Young at Heart (2007) dir. Stephen Walker
“Young@Heart” is a bit of a cheat. How is it possible to dislike a group of lovable old farts singing off-key pop tunes as a travelling chorus group? British filmmaker Stephen Walker tapped into this gold mine of quirky entertainment after seeing the group perform in London. It makes for a lovely film which pulls the heart strings without yanking him with sappy sentiment.
Young@Heart is not only the name of the film but a musical group of senior citizens from Northhampton Massachussetts who sing in a travelling chorus group not only in an effort to make good music but bring a light of joy to their debilitated lives. Bob Climan, a spunky 50-something, conducts the group and programs their eclectic musical selections. Climan gets the group to sing pop songs, which many of the members of the group have never even hear before. There's Coldplay, Sonic Youth, The Clash.
Walker’s traditional approach to the material gives the film the feeling of an old-style documentary – like Apted’s “Up Documentaries”. We hear Walker’s drole British voice guiding the film and informing the audience of what’s happening.
The music is OK at best, but we’re not here to hear good music. Walker centres in on a few key characters – the most lovable and cute of course. The film could easily have settled into a sappy ‘high on life’ affair, but Walker gets a little dirty with the story - just a little. The band’s director and conductor Bob Climan pushes his seniors to limit to get the best performance out of them. He’s not the sweet volunteer humanitarian painted with loving respect you’d think. The frustration of trying to teach 90-year olds Sonic Youth’s “Schizophrenia” is more than visible on his face.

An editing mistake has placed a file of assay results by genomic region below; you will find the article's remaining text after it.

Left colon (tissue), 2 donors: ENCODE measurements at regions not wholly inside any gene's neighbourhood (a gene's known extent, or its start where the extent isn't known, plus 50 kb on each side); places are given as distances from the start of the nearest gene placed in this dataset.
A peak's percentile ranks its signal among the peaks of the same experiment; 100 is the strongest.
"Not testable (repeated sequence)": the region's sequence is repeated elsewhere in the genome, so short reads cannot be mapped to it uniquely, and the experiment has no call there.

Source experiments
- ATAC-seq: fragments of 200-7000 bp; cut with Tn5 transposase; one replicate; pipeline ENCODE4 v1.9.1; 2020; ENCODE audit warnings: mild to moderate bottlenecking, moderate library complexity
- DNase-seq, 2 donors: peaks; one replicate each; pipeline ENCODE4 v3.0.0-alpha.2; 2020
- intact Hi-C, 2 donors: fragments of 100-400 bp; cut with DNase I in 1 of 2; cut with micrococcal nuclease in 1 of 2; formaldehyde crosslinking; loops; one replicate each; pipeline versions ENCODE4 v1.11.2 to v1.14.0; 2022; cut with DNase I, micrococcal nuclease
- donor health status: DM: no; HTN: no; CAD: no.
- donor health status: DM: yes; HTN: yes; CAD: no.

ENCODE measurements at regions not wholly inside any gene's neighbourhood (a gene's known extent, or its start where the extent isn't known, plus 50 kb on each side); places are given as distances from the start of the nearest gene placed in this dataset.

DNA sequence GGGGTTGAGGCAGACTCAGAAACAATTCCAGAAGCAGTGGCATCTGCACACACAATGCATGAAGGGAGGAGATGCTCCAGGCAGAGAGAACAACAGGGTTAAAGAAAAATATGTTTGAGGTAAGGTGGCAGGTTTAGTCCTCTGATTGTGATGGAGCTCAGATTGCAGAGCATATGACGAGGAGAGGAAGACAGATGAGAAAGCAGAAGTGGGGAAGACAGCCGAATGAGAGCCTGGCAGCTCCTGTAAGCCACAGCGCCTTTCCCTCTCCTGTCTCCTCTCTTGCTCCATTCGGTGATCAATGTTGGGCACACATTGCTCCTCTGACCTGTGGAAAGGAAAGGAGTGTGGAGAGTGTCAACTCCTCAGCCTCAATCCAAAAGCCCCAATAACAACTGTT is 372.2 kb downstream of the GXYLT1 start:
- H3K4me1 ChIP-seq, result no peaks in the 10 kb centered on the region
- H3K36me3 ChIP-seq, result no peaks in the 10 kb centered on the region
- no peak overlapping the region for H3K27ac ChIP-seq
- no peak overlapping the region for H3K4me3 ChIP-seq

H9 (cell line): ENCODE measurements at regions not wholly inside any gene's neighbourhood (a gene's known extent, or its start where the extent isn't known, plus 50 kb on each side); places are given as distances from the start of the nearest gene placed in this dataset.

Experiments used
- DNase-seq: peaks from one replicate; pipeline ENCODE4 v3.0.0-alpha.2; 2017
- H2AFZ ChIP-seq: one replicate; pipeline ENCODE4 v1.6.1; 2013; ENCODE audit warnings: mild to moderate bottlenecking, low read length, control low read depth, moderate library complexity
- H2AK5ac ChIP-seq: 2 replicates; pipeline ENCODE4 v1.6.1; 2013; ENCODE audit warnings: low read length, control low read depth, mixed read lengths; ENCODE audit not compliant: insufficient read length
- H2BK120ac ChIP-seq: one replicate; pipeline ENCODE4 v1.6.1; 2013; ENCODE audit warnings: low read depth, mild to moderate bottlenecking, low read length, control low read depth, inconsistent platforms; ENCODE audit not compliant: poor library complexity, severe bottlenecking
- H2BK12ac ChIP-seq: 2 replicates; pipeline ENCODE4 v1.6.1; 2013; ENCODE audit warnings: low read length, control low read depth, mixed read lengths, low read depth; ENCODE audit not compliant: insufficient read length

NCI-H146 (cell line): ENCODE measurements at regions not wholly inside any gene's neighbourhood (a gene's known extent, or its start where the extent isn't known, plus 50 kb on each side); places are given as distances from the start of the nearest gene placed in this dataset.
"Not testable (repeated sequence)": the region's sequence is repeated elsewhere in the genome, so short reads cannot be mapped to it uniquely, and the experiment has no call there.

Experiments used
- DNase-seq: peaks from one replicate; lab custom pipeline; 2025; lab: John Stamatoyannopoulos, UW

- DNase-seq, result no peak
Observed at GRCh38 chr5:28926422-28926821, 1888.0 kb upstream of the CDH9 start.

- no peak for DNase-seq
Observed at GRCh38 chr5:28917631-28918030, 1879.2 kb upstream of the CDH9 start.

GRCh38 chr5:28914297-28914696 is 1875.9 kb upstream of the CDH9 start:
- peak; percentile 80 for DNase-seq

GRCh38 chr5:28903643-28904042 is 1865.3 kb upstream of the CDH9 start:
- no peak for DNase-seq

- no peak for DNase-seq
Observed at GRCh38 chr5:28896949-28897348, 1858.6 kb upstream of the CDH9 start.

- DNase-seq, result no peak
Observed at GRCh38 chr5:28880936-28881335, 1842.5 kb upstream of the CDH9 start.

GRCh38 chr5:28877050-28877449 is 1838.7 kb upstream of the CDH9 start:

The characters reign supreme above the cuteness. Fred Knittle’s “Fix You” overture provides a great climax to the film. The oxygen tank he carries around with him suggests some forced sympathy but when he belts out the Coldplay classic from his seated chair, we’re reminded of the late career of Johnny Cash, putting years of pain into the renditions of his songs. We get the same feeling from Mr. Knittles.
A great companion film to this is the wonderful Italian documentary, “From Mother to Daughter” which premed at the Toronto International Festival a couple weeks ago. In that story, we watch a group of elder former-rice patties farmers from Italy reunite and form a travelling folk-song group. One of the uniting themes between both these films is the respect of the youth to its elderly. The best scene in “Young@Heart” is a concert they perform to a group of prison inmates. There’s a truthful expression of respect and admiration by the prisoners which hit home as much as anything shown in the film.
“Young at Heart” is available on DVD from 20th Century Fox Home Entertainment
Other relevant postings:
FROM MOTHER TO DAUGHTER